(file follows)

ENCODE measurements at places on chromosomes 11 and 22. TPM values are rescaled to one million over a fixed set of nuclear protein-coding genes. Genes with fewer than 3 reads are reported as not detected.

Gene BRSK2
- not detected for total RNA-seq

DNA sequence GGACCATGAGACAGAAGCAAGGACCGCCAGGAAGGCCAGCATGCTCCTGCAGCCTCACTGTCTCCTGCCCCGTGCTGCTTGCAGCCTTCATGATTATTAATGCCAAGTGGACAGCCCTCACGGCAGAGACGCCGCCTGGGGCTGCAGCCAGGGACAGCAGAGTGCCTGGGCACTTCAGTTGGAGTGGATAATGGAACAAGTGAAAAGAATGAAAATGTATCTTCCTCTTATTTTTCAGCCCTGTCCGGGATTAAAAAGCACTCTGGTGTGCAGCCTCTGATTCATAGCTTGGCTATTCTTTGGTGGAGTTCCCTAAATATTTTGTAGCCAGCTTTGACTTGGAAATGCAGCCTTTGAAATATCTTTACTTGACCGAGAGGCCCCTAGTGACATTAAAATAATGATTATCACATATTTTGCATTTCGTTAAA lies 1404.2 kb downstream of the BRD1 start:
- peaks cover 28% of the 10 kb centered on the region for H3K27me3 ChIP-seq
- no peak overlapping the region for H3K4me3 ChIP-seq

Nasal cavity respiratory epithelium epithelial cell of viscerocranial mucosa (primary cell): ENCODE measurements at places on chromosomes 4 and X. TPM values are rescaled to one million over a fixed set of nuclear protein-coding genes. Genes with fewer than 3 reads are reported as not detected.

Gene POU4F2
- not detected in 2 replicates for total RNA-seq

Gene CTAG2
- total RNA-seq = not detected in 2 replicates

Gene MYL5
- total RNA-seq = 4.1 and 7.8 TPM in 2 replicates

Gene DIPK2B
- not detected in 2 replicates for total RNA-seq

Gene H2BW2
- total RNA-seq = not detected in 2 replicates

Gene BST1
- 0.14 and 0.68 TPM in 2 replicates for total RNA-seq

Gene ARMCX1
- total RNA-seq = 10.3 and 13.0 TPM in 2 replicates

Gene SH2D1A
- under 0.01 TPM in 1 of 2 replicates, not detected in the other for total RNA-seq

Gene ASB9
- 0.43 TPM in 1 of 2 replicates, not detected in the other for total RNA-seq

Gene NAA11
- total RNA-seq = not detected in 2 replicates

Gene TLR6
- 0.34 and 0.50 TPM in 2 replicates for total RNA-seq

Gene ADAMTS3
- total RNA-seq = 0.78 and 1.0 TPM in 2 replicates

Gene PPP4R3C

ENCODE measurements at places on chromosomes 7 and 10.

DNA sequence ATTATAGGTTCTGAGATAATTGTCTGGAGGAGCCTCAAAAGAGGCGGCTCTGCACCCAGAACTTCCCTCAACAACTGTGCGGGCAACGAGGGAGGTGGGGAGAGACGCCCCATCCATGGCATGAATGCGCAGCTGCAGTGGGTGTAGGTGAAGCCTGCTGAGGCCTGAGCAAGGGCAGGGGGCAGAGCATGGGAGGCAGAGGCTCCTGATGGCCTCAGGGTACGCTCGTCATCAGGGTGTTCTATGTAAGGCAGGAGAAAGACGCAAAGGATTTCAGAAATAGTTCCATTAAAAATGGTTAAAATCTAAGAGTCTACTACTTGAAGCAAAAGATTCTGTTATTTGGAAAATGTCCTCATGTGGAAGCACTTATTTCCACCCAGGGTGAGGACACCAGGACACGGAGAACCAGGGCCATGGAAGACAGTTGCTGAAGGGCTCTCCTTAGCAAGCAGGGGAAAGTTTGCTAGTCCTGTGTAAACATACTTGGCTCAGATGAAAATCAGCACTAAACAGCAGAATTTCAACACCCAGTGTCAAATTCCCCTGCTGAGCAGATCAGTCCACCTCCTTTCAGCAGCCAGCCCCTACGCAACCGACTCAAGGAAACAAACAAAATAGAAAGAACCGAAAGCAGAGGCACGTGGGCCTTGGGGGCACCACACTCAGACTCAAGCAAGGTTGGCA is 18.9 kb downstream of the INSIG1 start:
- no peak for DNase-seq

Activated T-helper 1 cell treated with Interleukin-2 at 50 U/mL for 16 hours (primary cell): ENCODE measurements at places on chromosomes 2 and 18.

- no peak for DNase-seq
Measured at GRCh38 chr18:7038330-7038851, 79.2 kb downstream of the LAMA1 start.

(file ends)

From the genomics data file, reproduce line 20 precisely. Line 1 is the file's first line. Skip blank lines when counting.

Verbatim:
Gene ARMCX1